Now that we’ve moved out, canwe sue my landlord for damages?

UPDATED: Jan 24, 2012

Advertiser Disclosure

It’s all about you. We want to help you make the right legal decisions.

We strive to help you make confident insurance and legal decisions. Finding trusted and reliable insurance quotes and legal advice should be easy. This doesn’t influence our content. Our opinions are our own.

UPDATED: Jan 24, 2012Fact Checked

Get Legal Help Today

Compare Quotes From Top Companies and Save

secured lock Secured with SHA-256 Encryption

Now that we’ve moved out, canwe sue my landlord for damages?

We had a water leak when it rained and after 2 1/2 years of living there, he decided to fix it. However he had a change of heart and said he would not fix the leak while we were living there and if we continued to stay there, then we accepted full responsibility for any health issues our son may have. We feel that many of his health issues are possibly mold related due to the water leak. He never fixed the leak and has leased it again (upscale condo of 3000 ft2). Can we pursue damages against him or is it too late?

Asked on January 24, 2012 under Real Estate Law, Arkansas

Answers:

FreeAdvice Contributing Attorney / FreeAdvice Contributing Attorney

Answered 11 years ago | Contributor

If you have just vacated the rental that had water intrusion issues that the former landlord despite requests to repair by you never did, you can bring a lawsuit against the former landlord. From what you have written, the factual basis to bring a personal injury action against the former landlord does not seem to be time barred by your state's applicable statute of limitations.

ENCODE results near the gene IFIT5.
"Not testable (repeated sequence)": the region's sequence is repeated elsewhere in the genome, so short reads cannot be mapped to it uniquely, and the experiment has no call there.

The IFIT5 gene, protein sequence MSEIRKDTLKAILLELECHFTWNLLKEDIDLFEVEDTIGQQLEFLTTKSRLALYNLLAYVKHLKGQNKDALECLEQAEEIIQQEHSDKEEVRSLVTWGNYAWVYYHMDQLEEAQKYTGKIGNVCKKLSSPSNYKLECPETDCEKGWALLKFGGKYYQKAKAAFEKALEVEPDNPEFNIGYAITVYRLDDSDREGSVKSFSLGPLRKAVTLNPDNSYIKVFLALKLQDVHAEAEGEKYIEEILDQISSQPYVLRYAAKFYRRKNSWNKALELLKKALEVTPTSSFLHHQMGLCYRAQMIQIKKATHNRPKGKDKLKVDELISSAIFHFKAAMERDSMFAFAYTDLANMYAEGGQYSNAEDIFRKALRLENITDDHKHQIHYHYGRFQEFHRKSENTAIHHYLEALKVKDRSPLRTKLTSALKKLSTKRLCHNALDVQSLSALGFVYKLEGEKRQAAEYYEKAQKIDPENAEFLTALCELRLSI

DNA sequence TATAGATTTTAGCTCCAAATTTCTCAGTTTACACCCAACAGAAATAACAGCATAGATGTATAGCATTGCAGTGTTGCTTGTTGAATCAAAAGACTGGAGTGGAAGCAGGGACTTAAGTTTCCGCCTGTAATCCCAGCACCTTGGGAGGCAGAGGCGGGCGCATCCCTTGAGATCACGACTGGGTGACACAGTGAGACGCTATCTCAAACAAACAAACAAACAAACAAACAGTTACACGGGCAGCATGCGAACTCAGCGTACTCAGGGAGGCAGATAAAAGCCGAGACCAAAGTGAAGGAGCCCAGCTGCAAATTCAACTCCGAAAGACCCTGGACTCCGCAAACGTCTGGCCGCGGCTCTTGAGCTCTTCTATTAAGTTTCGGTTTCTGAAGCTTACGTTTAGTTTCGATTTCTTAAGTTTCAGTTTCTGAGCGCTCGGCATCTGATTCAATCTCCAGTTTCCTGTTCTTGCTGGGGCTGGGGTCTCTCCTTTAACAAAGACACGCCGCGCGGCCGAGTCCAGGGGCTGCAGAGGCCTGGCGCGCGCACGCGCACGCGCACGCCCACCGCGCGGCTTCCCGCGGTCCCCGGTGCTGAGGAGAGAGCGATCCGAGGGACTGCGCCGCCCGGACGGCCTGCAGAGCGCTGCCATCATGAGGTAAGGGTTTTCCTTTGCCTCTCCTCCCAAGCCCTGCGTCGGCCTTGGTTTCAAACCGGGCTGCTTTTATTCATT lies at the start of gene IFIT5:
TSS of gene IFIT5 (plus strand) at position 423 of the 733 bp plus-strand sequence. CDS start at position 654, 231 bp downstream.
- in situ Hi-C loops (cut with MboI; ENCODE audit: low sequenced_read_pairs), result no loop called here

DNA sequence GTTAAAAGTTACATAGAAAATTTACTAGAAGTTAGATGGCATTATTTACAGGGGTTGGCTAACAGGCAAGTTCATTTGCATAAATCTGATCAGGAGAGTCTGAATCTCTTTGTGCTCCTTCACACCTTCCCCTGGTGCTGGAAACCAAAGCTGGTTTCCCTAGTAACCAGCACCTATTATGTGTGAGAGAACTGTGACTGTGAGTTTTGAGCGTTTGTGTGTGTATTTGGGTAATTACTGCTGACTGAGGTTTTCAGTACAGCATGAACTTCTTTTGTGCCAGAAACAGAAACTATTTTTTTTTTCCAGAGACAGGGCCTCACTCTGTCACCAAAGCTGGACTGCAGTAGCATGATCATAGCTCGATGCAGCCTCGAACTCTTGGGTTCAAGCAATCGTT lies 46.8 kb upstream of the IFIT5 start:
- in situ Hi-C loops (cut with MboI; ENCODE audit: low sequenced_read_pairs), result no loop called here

However, to be sure as to the time period to file suit and the factual/legal basis for a possible lawsuit, I suggest that you consult with a personal injury attorney who has experience in landlord tenant relations.


IMPORTANT NOTICE: The Answer(s) provided above are for general information only. The attorney providing the answer was not serving as the attorney for the person submitting the question or in any attorney-client relationship with such person. Laws may vary from state to state, and sometimes change. Tiny variations in the facts, or a fact not set forth in a question, often can change a legal outcome or an attorney's conclusion. Although AttorneyPages.com has verified the attorney was admitted to practice law in at least one jurisdiction, he or she may not be authorized to practice law in the jurisdiction referred to in the question, nor is he or she necessarily experienced in the area of the law involved. Unlike the information in the Answer(s) above, upon which you should NOT rely, for personal advice you can rely upon we suggest you retain an attorney to represent you.

Get Legal Help Today

Find the right lawyer for your legal issue.

secured lock Secured with SHA-256 Encryption